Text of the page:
In all previous analyses, the so-called ‘20% nuclear electricity’ (officially called ‘Delayed CCS’) scenario of the EC Energy Roadmap 2050 was applied to determine the HR requirements. This scenario was selected because it leads to the highest penetration of nuclear energy and will therefore be most demanding for the assessment of HR requirements. However, over the past years, this rather optimistic scenario for nuclear energy demand was often questioned. Therefore, it was decided to study the effect of less demanding alternative scenarios.
In addition to the work presented in Roelofs and Von Estorff (2013 & 2014), this report describes the sensitivities of the results to various uncertainties in the input parameters. As before, a top-down analysis has been made to derive figures for a selected nuclear energy demand scenario, i.e. the ‘20% nuclear electricity’ scenario from the EC Energy Roadmap 2050. This nuclear energy demand scenario shows a moderate growth of nuclear energy production in the EU28 countries including the integration and enlargement countries.
In the framework of EHRO-N mission to provide qualified data on human resources needs in the nuclear field within the European, this report explores the effects on Human Resources Supply and Demand after the accident at the Fukushima-Daiichi nuclear power plant in Japan. The event has raised concerns about the future of the nuclear industry globally. Before this analysis, no comprehensive picture on the demand/supply of nuclear HR was available for the whole European Union.
EHRO-N provides the European Commission (EC) with essential data related to supply and demand for nuclear experts in the EU28 and the enlargement and integration countries based on bottom-up information from the nuclear industry. The objective is to assess how the supply of experts for the nuclear industry in the EU28 and the enlargement and integration countries responds to the needs for the same experts for the present and future nuclear projects in the region.
This document contains the collection of Assessment Reports developed in 2012/2013 by the Expert Working Groups of the Strategic Energy Technology Plan European Energy Education and Training Task Force. It provides background information supporting the findings and recommendations put forward in the Strategic Energy Technology (SET) Plan Roadmap on Education and Training.
The assessments cover key low-carbon energy fields:
• carbon capture and storage
• concentrated solar power
• electricity grids
In moving forward energy technology innovation, the SET Plan has recognised that one of the key elements for successful implementation at EU level is the availability and mobilisation of appropriately skilled human resources. The energy sector is an evolving field which creates new job opportunities but at the same time requires the development of new skills and competences. The challenges for the education and training institutions and their legal frameworks will be to ensure a workforce flow of researchers, engineers and technicians who are able to generate new knowledge and to meet the requirements of evolving technologies and labour markets. In parallel, training for managers and decision-makers in the field is needed to design and implement appropriate frameworks for the development and deployment of new energy solutions.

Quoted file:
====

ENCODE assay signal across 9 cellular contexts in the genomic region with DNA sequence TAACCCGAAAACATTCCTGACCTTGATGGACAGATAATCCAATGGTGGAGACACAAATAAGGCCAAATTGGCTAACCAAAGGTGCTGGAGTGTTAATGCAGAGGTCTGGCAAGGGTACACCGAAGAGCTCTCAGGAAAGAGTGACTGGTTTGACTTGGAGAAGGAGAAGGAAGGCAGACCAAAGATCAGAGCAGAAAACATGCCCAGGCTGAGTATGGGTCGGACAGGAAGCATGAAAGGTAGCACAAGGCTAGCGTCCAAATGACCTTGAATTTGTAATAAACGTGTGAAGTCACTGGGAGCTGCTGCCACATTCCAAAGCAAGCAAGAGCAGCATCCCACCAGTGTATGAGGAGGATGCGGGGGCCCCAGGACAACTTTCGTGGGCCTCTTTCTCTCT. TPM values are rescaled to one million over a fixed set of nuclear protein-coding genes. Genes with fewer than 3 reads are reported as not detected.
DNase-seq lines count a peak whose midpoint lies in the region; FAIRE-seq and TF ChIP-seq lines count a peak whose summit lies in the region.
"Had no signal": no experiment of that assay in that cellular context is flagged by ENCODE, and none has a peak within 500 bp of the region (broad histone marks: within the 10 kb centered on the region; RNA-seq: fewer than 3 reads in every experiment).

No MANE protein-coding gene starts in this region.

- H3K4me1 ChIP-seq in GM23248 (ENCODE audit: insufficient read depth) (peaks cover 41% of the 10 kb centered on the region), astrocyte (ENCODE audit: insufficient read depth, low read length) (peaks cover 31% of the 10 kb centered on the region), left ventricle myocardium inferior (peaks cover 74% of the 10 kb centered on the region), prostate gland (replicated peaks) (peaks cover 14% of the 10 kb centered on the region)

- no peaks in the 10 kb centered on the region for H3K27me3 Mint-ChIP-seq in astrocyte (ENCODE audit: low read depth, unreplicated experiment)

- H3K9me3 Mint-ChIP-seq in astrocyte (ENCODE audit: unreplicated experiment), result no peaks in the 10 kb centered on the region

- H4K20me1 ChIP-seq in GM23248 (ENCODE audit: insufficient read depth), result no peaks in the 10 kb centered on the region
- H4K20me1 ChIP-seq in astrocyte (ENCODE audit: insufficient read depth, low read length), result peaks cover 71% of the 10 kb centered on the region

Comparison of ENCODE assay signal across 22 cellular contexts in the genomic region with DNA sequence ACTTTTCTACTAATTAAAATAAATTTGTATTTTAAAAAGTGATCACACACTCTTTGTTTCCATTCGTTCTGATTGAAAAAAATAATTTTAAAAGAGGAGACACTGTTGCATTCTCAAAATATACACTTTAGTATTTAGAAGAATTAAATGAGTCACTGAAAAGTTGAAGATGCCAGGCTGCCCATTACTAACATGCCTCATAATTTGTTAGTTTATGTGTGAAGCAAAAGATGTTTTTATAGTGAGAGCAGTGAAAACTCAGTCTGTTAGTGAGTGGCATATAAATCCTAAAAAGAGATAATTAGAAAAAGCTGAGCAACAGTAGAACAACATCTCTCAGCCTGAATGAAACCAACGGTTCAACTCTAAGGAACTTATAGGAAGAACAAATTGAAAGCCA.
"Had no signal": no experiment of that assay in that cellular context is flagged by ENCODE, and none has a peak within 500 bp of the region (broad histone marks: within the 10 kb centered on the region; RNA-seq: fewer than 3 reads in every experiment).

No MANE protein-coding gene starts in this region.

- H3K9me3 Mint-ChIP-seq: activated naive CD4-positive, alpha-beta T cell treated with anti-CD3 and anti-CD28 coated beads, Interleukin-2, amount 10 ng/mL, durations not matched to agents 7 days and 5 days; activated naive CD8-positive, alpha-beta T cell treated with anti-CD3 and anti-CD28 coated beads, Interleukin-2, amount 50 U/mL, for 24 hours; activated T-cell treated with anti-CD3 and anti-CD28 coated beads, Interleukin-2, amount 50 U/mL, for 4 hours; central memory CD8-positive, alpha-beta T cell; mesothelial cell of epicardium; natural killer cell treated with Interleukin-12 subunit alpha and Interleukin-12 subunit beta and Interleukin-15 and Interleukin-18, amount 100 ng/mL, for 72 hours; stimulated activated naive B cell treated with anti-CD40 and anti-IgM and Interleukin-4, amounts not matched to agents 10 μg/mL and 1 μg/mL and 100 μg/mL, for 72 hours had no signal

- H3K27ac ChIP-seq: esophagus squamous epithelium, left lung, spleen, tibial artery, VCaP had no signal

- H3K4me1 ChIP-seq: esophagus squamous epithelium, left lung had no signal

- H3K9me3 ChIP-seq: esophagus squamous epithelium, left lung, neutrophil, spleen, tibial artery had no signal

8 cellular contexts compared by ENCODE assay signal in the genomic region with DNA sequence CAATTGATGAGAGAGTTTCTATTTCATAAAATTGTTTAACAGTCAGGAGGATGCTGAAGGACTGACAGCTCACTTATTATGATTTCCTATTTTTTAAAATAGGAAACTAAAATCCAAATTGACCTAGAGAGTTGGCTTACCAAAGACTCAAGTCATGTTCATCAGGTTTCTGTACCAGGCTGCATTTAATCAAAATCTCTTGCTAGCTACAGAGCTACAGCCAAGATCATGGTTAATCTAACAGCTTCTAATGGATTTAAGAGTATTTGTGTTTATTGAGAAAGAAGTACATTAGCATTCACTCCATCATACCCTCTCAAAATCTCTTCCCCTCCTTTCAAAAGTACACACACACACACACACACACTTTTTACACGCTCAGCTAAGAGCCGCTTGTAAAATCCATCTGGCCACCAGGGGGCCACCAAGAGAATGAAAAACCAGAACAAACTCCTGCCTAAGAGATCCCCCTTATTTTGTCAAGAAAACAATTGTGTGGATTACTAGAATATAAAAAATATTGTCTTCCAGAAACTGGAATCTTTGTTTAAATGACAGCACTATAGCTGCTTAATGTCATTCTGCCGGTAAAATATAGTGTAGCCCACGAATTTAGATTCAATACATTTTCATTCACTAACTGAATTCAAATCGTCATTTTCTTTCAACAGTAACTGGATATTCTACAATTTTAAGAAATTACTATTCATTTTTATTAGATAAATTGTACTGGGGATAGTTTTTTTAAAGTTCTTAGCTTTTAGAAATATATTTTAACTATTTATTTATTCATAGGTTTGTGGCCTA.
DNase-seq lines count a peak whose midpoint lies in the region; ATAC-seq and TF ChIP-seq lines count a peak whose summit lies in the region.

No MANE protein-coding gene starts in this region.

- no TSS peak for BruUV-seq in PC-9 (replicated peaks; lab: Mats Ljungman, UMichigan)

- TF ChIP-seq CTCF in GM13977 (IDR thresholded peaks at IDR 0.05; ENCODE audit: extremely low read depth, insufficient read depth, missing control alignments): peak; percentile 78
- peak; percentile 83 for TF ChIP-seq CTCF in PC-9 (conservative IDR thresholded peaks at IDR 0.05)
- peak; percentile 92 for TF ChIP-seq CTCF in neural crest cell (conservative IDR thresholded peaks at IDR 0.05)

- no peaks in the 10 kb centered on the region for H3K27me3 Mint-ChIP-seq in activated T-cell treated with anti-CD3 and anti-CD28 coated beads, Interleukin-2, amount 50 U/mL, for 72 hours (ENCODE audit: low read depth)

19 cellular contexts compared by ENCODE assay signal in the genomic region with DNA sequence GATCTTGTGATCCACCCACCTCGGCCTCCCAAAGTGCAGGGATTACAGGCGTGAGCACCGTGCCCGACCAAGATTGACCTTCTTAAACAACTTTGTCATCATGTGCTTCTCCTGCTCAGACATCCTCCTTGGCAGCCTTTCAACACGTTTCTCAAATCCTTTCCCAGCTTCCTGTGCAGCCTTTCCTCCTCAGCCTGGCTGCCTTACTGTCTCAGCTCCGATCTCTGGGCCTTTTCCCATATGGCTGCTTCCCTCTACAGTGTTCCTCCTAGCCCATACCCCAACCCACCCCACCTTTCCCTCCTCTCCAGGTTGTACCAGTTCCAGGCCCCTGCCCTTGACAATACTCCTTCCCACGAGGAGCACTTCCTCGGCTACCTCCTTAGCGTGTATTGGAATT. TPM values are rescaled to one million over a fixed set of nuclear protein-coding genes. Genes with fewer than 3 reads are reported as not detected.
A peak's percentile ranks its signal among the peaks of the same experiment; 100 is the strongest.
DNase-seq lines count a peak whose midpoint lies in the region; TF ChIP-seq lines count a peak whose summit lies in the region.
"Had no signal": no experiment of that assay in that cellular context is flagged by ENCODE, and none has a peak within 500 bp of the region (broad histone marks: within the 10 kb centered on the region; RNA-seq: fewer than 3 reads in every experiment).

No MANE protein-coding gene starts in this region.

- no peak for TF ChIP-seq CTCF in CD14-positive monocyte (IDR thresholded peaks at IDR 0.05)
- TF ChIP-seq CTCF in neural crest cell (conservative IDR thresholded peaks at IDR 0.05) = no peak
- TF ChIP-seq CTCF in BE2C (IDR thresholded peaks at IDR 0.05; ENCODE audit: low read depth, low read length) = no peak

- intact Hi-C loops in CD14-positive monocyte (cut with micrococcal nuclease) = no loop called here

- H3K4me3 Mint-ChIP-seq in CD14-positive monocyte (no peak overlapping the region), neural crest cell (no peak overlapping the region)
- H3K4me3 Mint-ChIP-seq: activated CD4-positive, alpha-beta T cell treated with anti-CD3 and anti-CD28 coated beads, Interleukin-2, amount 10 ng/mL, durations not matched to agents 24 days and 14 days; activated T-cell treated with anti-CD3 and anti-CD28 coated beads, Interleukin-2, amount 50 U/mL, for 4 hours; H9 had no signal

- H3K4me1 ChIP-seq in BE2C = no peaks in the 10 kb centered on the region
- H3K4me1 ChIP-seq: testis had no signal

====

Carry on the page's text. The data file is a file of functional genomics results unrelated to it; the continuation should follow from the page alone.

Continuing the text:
The report summarises the activities that were conducted in 2013 by the European Human Resource Observatory for the Nuclear Energy Sector (EHRO-N).
After a short introduction on the mission and structure of EHRO-N, the report presents the organisations which were part of its Senior Advisory Group (SAG) in 2013.
The most important decisions and conclusions delivered by the SAG meetings are reported, as well as the main contributions provided by Enlargement and Integration (E&I) countries.
The EHRO-N team provides the EC with essential data related to supply and demand for nuclear experts based on bottom-up information from the nuclear industry. The current report deals with an alternative approach to derive figures for the demand side information of the nuclear workforce. Complementary to the bottom-up approach taken by the EHRO-N team at JRC-IET, a top-down modeling approach extrapolation of nuclear energy demand scenario’s is followed here in addition to the survey information.
The Fukushima Daiichi accident in March 2011 has definitely slowed down the expansion or development of nuclear power programs. However, a number of countries are still decided to embark on nuclear power or to expand their existing programmes in the coming years. This development will be characterized by the continuous need for a skilled and knowledgeable workforce able to meet the international requirements for handling nuclear energy.
The petroleum crisis in 1973 caused public opinion to swing in favour of the development of nuclear energy, since this did not depend on the imports of oil, and the costs of nuclear energy were becoming more and more economic. However, the accidents of Three Mile Island in 1979 and Chernobyl in 1986 caused a significant reduction in the support for nuclear energy leading to the construction of all new nuclear power stations in Europe being stopped.